Digital Badges for Library Research?

The world of higher education has been abuzz this past year with the idea of digital badges. Many see digital badges as an alternative to higher education’s system of transcripts and post-secondary degrees, which are constantly being critically scrutinized for their value and ability demonstrate that students are ready for a competitive workforce. There have been several articles from the Chronicle of Higher Education discussing this educational trend. One such article is Kevin Carey’s “A Future Full of Badges,” published back in April. In it, Carey describes how UC Davis, a national leader in agriculture, is pioneering a digital open badge program.

UC Davis’s badge system was created specifically for undergraduate students majoring in Sustainable Agriculture and Food Systems. Their innovative system was one of the winners of the Digital Media and Learning Competition (sponsored by Mozilla and the MacArthur Foundation). According to Carey,

Instead of being built around major requirements and grades in standard three-credit courses, the Davis badge system is based on the sustainable-agriculture program’s core competencies—”systems thinking,” for example. It is designed to organize evidence of both formal and informal learning, from within traditional higher education and without.

As opposed to a university transcript, digital badges could provide a well-rounded view of a student’s accomplishments because it could take into account things like conferences attended and specific skills learned. Clearly, we’re not talking about Girl Scout badges.

Carey seems confident that digital badges aren’t simply a higher education fad. He believes that that with time, these types of systems will grow and be recognized by employers. But I’m still a bit skeptical over whether this movement will gain enough momentum to last.

But just for a moment, let’s assume that this open badge system proves to be a fixture in the future of higher education. Does this mean someday a student could get a badge in various areas of library research, such as searching Lexis/Nexis, locating a book by its call number, or correctly citing a source within a paper? Many college and university librarians struggle with getting information competency skills inserted into the curriculum in terms of learning outcomes or core competencies. And even if they are in the curriculum, librarians often struggle when it comes to working with teaching faculty and students to ensure that these skills are effectively being taught and graded. Perhaps badges could be a way for librarians to play a significant role in the development and assessment student information competency skills.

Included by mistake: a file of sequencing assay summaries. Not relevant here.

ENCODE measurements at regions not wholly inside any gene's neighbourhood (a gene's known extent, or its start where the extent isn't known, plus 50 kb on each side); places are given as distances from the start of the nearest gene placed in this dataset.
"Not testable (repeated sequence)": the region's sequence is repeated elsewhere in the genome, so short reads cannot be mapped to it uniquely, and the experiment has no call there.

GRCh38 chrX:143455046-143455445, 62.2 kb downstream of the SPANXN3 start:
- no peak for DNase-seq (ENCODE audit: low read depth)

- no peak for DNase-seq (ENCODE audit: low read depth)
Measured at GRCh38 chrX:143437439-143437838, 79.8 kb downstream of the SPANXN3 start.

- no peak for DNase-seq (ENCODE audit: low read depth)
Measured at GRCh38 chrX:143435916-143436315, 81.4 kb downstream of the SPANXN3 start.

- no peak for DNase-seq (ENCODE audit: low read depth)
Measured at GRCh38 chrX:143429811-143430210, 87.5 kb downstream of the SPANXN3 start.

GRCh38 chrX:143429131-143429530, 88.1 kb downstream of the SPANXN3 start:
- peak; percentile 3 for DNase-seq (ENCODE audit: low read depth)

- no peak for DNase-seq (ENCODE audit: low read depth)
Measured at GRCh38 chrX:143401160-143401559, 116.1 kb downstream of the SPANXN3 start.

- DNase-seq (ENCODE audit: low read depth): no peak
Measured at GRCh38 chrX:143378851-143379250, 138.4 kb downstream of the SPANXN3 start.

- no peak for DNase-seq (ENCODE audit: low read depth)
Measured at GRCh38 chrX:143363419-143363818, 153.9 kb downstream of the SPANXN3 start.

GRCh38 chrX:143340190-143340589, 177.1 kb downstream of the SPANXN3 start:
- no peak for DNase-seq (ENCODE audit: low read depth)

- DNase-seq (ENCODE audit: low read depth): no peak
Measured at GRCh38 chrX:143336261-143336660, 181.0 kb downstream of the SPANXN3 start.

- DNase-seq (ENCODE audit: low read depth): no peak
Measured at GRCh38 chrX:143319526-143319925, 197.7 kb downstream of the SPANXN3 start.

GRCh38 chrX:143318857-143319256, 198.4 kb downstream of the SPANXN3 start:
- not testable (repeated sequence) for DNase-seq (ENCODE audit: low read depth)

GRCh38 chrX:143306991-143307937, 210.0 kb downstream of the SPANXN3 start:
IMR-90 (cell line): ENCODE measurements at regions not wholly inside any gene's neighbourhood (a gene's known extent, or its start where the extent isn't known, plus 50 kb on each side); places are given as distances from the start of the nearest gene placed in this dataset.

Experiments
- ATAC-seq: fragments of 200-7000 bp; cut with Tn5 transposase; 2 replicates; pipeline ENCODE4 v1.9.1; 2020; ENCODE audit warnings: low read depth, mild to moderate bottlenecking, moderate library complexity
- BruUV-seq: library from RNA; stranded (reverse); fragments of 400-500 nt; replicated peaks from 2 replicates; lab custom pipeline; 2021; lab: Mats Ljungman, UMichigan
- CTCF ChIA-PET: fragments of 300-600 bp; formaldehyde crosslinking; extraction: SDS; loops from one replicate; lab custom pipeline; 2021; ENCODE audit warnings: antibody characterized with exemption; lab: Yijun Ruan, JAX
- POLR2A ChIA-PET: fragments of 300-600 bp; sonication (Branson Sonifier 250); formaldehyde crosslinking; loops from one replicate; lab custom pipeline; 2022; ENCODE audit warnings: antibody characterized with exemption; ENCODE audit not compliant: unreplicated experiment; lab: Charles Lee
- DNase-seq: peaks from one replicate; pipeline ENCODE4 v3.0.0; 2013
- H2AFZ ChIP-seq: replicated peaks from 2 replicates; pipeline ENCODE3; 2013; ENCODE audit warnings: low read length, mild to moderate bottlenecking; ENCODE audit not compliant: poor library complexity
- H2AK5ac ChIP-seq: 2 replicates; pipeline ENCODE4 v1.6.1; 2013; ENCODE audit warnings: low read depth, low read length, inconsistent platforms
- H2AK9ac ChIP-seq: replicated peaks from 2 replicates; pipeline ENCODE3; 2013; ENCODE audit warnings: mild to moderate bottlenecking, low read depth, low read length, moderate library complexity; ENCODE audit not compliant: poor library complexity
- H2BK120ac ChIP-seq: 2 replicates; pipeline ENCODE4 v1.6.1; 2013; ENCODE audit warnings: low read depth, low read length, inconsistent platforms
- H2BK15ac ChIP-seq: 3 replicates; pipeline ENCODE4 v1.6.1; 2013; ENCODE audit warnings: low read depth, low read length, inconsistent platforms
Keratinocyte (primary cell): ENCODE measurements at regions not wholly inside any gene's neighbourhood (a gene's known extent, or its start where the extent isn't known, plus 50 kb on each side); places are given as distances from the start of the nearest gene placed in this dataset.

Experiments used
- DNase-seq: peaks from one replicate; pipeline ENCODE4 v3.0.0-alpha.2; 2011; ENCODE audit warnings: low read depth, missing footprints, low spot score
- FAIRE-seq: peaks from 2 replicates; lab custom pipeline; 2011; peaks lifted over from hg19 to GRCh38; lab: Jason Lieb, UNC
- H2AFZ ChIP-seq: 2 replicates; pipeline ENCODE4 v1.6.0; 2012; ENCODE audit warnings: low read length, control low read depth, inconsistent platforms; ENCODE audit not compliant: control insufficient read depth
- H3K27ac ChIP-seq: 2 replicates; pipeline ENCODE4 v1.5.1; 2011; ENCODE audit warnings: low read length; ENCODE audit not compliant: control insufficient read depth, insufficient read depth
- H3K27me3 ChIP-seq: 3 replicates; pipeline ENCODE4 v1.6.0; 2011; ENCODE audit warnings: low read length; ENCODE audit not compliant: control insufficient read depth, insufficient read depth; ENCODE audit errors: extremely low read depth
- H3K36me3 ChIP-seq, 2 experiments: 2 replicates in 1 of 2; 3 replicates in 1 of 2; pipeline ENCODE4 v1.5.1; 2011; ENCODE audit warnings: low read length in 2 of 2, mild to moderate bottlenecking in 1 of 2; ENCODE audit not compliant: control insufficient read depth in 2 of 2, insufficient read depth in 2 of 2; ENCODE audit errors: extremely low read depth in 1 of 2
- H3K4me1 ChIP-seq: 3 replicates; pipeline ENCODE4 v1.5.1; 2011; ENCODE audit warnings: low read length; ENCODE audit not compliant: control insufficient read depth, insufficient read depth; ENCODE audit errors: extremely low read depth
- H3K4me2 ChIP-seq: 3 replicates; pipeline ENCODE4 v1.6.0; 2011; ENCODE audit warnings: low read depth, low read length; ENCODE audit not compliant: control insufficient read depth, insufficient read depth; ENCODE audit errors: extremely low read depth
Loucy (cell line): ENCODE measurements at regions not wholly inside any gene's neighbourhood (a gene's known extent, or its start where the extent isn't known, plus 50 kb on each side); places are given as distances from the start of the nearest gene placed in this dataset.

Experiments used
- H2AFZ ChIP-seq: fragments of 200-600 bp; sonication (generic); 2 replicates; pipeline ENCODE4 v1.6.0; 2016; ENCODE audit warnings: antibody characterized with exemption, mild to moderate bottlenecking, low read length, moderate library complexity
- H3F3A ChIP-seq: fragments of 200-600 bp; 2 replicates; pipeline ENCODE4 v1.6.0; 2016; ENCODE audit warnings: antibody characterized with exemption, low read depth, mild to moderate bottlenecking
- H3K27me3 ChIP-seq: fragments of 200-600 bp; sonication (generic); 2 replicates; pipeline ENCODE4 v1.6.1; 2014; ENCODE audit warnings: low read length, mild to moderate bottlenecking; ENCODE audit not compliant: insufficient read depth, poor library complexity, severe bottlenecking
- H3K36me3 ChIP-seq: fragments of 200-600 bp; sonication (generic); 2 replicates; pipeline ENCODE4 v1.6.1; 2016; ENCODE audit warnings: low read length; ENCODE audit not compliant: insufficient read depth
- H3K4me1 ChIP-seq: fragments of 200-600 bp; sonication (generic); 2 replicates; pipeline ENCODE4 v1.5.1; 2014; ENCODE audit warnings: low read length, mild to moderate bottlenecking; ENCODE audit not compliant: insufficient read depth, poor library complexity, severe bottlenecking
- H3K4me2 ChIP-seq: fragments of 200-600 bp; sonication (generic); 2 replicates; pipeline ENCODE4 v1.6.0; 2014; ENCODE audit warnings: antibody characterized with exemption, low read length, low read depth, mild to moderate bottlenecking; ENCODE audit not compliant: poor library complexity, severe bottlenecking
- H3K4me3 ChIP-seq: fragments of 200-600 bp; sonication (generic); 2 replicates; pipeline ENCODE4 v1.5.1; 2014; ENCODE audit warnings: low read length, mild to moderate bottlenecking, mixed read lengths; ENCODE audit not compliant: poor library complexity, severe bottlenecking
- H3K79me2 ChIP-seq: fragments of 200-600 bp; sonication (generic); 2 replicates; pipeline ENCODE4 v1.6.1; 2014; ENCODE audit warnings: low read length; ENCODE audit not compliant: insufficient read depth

Would potential employers or graduate school admissions departments be impressed with a set of library research badges on someone’s application? I have no idea. But I do know that as the amount of content available via the Internet continues to grow exponentially, the more important it is that students possess the critical thinking skills necessary to search, find, assess, and use information. If digital badges do indeed flourish within higher education, I hope that library research will be a vital part of the badge sash.

6 thoughts on “Digital Badges for Library Research?